When the research team filtered the exhaust gas they ended up with a much lower concentration. Their exhaust gas averaged 348 μg/m^3 and regular, filtered air was less than 1 but the filtered exhaust averaged 6.

So what's the end result? Well a lot of things were, perhaps surprisingly, not affected by the fumes. No difference in resting heart rate or blood flow. Systolic blood pressure took a hit up, but diastolic did not. What their carbon-only concentration was useful for is that it could be it's not the parts of diesel exhaust that we need be concerned about but something about the whole. Something that's happening in combustion might be making these nanoparticles more harmful.

Their conclusion is this: diesel exhaust fumes in the concentration tested impaired vasomotor vascular function. Filtered exhaust and the carbon nanoparticles did not affect vascular function. What they showed is a filter than can reduce concentration effectively can make a big difference. But they admit at the end that these kinds of filters are pricey and not applicable to a lot of commercial applications where those filters would have to be tested separately. Being an engineer, I keep thinking about the engine sitting in another room idling for two hours. Still the implications for design work on reducing the environmental impact of diesel exhaust is there. And there's the lesson that individual pollutants can't always be used to draw conclusions from as it's important to test the whole system and see what a difference that makes. The combustion was obviously a key factor in making this combination of elements dangerous, and possibly more dangerous than the sum of its parts.

Mills, N., Miller, M., Lucking, A., Beveridge, J., Flint, L., Boere, A., Fokkens, P., Boon, N., Sandstrom, T., Blomberg, A., Duffin, R., Donaldson, K., Hadoke, P., Cassee, F., & Newby, D. (2011). Combustion-derived nanoparticulate induces the adverse vascular effects of diesel exhaust inhalation European Heart Journal DOI: 10.1093/eurheartj/ehr195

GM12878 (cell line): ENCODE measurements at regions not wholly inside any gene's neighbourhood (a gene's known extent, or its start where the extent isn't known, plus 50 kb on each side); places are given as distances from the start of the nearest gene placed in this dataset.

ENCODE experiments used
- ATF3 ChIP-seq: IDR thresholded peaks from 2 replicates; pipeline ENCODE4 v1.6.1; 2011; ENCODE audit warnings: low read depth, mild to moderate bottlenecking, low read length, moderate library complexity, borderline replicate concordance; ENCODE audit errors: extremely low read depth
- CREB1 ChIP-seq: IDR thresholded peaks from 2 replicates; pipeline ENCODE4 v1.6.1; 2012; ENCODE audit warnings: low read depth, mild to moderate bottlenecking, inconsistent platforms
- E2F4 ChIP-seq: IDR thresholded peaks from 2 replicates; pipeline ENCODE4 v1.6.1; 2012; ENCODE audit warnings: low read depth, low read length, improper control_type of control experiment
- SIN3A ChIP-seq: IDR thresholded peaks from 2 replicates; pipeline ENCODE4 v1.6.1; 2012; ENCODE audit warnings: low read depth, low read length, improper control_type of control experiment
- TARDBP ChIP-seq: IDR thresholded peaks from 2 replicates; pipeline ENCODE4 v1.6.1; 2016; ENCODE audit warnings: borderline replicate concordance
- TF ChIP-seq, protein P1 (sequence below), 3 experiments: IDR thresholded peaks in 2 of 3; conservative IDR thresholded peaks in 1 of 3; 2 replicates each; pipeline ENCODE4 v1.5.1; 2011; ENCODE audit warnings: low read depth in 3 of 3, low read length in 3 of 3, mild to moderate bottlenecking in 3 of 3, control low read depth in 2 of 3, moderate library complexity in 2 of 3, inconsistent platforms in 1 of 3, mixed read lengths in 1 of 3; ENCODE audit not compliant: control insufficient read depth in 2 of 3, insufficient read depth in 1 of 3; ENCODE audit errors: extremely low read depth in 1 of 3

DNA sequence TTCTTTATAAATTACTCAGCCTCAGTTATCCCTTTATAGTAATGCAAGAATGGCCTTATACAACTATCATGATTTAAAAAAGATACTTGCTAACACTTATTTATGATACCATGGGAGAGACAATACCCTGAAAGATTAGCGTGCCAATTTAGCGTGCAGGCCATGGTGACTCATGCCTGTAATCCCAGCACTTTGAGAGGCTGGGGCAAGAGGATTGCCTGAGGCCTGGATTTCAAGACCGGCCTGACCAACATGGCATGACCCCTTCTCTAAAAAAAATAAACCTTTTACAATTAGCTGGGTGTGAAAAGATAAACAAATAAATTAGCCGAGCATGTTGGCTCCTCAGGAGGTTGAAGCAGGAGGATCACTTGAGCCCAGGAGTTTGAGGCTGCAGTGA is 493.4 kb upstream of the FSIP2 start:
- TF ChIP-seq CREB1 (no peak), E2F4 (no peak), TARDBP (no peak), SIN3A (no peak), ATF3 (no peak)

Technorati Blogger Drivel

Dear Technorati,

Stop emailing me random requests to blog for your network. I respect what Technorati does. It's a decent blog aggregator. It does a good job at separating "real" human blogs from bot blogs and links to some interesting stuff. I understand you want your own content so you can make money off of that. That's all fine and good. If you sent me an email asking me to write about something I have a proven skill with and maybe a decent following to show for I would completely understand.

But by your standards my blog's "authority" is not so fantastic. You've also asked me to write about autos which was probably the best guess but still not something I've written about more than a dozen times. Then you decided to ask me to write about books, business, and amusingly enough travel. I have a constantly fluctuating authority level in those topics and pretty much never travel. This leads me to believe you are sending me spam emails.